29. Ms Bazley and Ms Moore also drew attention to what might be described as a degree of uncertainty about the position of the current carers. The judge proceeded on the basis that the children could not remain in that placement so that a move of some sort was unavoidable. Yet it seems clear that the current carers would have been willing to continue looking after the children. The objection to their doing so seems to have come from the local authority who concluded that, although the placement of T and R in their care had been very successful and the children were strongly attached to them, the carers were only approved for short-term placements and an earlier long-term placement of another child in their care had broken down. It was therefore submitted on behalf of the parents that it could not be said that the children could not remain with their current carers in the long term, albeit there was, as always, a risk of that placement breaking down.

30. Ms Bazley and Ms Moore unsurprisingly cited the decision of the Supreme Court in Re B (Care Proceedings: Appeal) [2013] UKSC 33 and in particular the analysis of proportionality in care proceedings where the plan was adoption. In the well-known words of Baroness Hale of Richmond at paragraph 198:

“it is quite clear that the test for severing the relationship between parent and child is very strict: only in exceptional circumstances and where motivated by overriding requirements pertaining to the child’s welfare, in short, where nothing else will do.”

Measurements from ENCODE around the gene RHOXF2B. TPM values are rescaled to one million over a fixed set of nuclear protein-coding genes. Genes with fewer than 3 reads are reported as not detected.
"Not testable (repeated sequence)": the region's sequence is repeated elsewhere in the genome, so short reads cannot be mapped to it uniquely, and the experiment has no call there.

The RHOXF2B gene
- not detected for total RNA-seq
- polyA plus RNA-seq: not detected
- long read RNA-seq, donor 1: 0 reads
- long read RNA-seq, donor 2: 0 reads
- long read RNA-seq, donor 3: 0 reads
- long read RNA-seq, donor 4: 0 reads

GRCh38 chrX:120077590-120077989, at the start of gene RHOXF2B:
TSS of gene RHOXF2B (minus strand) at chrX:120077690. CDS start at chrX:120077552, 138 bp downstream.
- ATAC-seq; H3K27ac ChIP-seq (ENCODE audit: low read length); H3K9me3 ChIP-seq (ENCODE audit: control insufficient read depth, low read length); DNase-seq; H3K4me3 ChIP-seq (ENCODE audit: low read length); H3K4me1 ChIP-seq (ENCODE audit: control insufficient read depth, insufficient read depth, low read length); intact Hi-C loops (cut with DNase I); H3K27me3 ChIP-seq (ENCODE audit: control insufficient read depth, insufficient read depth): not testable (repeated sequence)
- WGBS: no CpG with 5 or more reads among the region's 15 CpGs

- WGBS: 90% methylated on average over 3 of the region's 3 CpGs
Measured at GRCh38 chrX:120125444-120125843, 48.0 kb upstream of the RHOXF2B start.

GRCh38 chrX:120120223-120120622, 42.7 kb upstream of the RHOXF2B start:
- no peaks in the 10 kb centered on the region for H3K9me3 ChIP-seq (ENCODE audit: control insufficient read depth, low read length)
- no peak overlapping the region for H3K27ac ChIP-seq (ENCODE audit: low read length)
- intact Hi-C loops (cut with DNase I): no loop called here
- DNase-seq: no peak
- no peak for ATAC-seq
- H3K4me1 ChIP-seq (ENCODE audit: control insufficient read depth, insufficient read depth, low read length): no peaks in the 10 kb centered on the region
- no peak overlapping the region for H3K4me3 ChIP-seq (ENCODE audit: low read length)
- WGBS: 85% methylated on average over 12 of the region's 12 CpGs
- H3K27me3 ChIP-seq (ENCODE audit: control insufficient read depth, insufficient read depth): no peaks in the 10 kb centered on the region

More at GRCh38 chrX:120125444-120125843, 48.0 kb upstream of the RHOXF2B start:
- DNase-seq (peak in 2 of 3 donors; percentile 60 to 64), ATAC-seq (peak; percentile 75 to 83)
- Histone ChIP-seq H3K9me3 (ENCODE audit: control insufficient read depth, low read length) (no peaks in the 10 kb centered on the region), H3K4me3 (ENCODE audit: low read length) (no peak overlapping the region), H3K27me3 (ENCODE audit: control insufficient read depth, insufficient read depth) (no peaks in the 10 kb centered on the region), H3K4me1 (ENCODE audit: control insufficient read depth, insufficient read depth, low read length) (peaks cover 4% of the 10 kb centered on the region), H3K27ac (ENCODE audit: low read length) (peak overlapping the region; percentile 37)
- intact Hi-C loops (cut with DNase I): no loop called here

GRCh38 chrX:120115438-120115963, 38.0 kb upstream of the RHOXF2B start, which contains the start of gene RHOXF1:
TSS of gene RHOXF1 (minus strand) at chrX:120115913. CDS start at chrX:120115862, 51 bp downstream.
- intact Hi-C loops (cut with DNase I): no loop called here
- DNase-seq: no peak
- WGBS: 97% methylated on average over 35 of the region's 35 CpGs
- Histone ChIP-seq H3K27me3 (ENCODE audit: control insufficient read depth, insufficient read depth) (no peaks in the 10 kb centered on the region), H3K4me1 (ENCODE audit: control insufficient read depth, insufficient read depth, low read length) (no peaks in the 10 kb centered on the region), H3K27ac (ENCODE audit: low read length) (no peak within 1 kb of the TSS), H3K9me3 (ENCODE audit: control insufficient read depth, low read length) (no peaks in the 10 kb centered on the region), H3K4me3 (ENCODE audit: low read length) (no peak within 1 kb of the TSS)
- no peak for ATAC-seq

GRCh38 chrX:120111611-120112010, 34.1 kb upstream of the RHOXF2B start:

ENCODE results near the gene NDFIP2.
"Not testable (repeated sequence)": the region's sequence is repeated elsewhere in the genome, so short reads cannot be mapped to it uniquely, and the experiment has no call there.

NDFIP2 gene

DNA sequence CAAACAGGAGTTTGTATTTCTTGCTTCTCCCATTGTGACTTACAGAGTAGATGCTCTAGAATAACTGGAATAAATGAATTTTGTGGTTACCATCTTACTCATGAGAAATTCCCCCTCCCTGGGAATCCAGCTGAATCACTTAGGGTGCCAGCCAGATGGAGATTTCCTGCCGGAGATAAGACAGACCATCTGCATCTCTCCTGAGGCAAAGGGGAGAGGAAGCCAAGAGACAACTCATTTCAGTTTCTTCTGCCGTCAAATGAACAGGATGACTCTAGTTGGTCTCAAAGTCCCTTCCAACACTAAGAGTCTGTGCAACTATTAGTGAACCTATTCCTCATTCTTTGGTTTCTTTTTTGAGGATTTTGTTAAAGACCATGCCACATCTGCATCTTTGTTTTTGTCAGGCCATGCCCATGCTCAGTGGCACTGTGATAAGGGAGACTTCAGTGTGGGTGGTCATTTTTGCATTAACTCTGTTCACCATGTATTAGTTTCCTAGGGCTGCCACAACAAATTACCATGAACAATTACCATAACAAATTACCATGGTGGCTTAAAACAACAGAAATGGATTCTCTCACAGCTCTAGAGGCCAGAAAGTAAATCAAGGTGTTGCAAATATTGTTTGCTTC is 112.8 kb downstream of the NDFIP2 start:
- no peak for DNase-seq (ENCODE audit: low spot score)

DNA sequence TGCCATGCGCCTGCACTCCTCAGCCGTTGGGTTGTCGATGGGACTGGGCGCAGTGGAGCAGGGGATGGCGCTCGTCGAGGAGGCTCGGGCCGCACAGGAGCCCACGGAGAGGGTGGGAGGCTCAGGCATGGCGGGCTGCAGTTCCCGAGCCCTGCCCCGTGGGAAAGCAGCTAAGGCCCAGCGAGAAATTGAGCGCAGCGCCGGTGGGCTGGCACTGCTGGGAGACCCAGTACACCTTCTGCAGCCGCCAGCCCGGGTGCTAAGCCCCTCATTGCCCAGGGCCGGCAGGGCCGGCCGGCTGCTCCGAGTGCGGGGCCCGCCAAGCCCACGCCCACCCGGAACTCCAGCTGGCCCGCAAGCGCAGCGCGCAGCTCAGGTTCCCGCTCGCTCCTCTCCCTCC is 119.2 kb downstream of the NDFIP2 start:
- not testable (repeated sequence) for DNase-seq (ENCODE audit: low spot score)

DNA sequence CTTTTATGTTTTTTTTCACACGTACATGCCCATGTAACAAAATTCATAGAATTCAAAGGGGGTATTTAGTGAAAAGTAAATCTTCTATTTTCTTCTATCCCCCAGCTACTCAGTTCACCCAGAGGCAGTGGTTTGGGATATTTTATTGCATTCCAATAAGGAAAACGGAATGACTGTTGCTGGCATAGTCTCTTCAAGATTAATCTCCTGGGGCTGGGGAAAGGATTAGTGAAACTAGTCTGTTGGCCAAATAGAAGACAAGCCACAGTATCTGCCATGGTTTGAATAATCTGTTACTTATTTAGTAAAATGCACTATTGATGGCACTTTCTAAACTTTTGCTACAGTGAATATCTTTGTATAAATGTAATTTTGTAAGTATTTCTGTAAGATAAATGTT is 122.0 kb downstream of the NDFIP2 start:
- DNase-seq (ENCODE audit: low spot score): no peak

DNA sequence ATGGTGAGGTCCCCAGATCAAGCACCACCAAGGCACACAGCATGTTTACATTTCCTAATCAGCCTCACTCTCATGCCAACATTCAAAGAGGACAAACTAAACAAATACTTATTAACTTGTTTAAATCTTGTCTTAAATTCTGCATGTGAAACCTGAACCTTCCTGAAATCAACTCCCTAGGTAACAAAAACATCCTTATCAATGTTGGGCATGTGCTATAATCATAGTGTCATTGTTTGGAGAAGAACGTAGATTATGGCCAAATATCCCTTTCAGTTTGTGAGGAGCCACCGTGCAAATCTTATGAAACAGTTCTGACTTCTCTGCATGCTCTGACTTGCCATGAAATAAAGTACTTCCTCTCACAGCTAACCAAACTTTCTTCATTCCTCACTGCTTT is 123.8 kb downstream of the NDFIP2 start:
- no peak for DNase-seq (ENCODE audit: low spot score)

It was submitted on behalf of the parents that this was a case in which it could not be said that nothing but adoption would suffice to meet the children’s needs. Ms Bazley and Ms Moore also cited comments by the Justices in the Supreme Court in Re B which emphasised the caution to be applied by an appellate court when considering an appeal against a decision about the future of a child, in particular the observation of Lord Wilson at paragraph 42:

“The function of the family judge in a child case transcends the need to decide issues of fact; and so his (or her) advantage over the appellate court transcends the conventional advantage of the fact-finder who has seen and heard the witnesses of fact.”

Discussion and conclusion

31. The judge was presented with a consensus amongst all the professional witnesses that the best option for T and R was that they should be placed for adoption. Although Dr Hunnisett and Ms Hayward had initially recommended a different outcome, by the conclusion of their evidence each had come round to accepting the local authority’s position. The guardian’s view was that the decision was finely balanced, but ultimately, she too supported that recommendation.